• Resurrect Aristasia or Chelouranya. Nowadays, my values are very different than what Aristasia professed. I no longer flirt with the idea that we're witnessing the decline of the West into patriarchal chaos, for example, and I know that there wasn't a global prehistoric matriarchy that needs to be restored. I don't have everything figured out. I learned a lot from my involvement with Aristasia, though. I think a lot of girls projected their desires onto the concept, but Aristasia never was what I’d hoped it was. New things I am learning (practically daily) about Aristasia's past have changed the way I see it, too. I do think subverting the concept is fun, and perhaps that ought be the vibe if one wanted to do that.
  • In any way invade the privacy of those who were once involved in this movement, in a present or past sense. All information provided comes from publicly-available archives. I am avoiding anything resembling personal information. I highly suggest those visiting this site be sensitive to the rights of these people to leave the past behind them if they so choose. Please keep in mind, of course, that there are also, potentially massive legal issues here that a neocities website held together by shoestrings can't handle in the slightest.
  • Allow this site to become a place where folks come primarily to "gawk" at the "freaky people" or hope for sexual gratification. I realize that Aristasia is an immense rabbithole which many cannot resist climbing into. Still, this can be approached in a mature fashion. If you're here because you want to just have a chuckle, or, far worse, get off on it sexually, well... you'll be disappointed. In fact, you'll likely find the content very tedious. It's fine if you can't resist a mystery, but please be respectful, and don't expect sexuality. Aristasia was never, at least, as far as a millennial like me could discern, a sex cult despite what you might've been told. The truth is much more messy, and not as "fun," either.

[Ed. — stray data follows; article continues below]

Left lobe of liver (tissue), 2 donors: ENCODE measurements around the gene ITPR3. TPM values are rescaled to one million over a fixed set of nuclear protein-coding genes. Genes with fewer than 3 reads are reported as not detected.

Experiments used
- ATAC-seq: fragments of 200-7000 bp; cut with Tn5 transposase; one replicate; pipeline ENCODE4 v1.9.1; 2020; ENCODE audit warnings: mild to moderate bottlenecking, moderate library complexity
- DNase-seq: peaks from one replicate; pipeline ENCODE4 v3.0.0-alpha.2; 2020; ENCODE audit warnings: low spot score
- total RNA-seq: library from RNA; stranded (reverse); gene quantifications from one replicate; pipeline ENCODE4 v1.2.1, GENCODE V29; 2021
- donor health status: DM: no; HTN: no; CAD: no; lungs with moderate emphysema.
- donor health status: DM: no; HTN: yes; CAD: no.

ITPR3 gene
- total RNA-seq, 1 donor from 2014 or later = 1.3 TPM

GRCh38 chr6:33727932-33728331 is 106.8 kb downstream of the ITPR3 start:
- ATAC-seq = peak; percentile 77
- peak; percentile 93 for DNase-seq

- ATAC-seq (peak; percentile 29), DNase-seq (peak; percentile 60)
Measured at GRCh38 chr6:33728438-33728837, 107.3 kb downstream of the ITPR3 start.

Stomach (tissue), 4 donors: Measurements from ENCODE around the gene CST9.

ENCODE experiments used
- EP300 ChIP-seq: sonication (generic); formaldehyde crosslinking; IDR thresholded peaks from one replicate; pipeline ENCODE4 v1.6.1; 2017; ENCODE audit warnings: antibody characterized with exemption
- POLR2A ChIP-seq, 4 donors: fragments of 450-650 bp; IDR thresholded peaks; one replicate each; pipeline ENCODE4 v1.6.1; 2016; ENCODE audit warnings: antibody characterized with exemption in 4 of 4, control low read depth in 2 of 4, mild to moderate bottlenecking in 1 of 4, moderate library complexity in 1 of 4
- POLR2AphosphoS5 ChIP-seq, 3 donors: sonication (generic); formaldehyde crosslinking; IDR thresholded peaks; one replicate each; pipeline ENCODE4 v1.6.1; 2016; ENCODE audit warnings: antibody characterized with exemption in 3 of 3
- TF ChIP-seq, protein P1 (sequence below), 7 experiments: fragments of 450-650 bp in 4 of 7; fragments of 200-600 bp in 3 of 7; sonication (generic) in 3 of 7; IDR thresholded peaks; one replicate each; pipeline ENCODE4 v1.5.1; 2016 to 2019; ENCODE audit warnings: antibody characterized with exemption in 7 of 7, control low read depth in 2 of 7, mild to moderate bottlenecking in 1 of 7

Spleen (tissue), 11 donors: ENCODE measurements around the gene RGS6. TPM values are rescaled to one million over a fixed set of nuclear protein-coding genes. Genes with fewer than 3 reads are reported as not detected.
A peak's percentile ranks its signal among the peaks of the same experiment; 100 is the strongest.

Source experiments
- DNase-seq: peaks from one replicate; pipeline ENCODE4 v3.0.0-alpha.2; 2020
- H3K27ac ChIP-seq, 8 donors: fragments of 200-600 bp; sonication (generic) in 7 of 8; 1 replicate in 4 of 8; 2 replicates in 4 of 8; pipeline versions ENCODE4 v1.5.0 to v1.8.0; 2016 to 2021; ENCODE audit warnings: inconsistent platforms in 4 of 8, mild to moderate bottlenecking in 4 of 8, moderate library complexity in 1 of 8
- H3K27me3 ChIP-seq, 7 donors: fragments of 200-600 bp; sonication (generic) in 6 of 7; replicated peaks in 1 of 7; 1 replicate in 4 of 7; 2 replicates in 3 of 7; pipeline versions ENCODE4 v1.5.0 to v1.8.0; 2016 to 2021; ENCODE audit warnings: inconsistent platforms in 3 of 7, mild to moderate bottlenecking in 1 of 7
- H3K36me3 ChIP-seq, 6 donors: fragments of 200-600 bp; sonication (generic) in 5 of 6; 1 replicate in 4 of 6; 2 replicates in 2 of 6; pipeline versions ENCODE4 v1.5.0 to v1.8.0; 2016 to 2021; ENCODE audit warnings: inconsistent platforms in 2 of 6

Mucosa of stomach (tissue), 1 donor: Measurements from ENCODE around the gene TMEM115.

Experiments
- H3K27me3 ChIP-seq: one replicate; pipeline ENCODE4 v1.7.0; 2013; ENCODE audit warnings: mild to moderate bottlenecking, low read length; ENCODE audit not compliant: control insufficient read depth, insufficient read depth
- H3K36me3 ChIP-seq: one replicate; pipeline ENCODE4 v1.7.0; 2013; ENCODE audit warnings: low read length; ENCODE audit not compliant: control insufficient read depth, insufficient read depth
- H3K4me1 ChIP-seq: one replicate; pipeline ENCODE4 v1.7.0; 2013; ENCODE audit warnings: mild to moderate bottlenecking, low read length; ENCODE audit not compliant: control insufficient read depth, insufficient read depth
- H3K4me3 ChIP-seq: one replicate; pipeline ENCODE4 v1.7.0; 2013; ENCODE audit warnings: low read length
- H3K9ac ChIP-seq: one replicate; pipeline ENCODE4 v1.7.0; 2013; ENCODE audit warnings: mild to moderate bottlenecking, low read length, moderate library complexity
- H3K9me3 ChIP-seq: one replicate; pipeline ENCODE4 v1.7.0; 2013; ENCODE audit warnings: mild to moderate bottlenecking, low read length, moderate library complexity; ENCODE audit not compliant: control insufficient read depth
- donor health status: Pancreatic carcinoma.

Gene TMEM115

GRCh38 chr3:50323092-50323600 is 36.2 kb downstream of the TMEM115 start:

• Provide any kind of venue for those wishing to do the above.

Who might this be?

Call me Clarity Anne Mayhew, at least for right now. This is for anonymity and safety's sake at present.

I originally found the Aristasian usage of multiple personae to be fun and charming. I do think they were a bit ahead of the curve when it comes to that, and that it can be safe and healthy within certain constraints (furries do it, in a way). I initially had plans to split the work (so to speak) on this site into two such personae. I've decided against that given how emotional I'm getting, though, and how unhealthy the Aristasian approach to it has been in the past. No personae here - just an alias and a lot of flowery language that's hard to turn off.

Anyways, I’m an American millennial. I’m a married, cis woman, white, and I’m pansexual (I think that is the word anyways - I like all sorts). I’ve never interacted with any Aristasians IRL. I took on (both melini and chelana) personae over the years in Aristasian web forums and on Second Life (what they called Virtualia). The majority of my personae were chelana.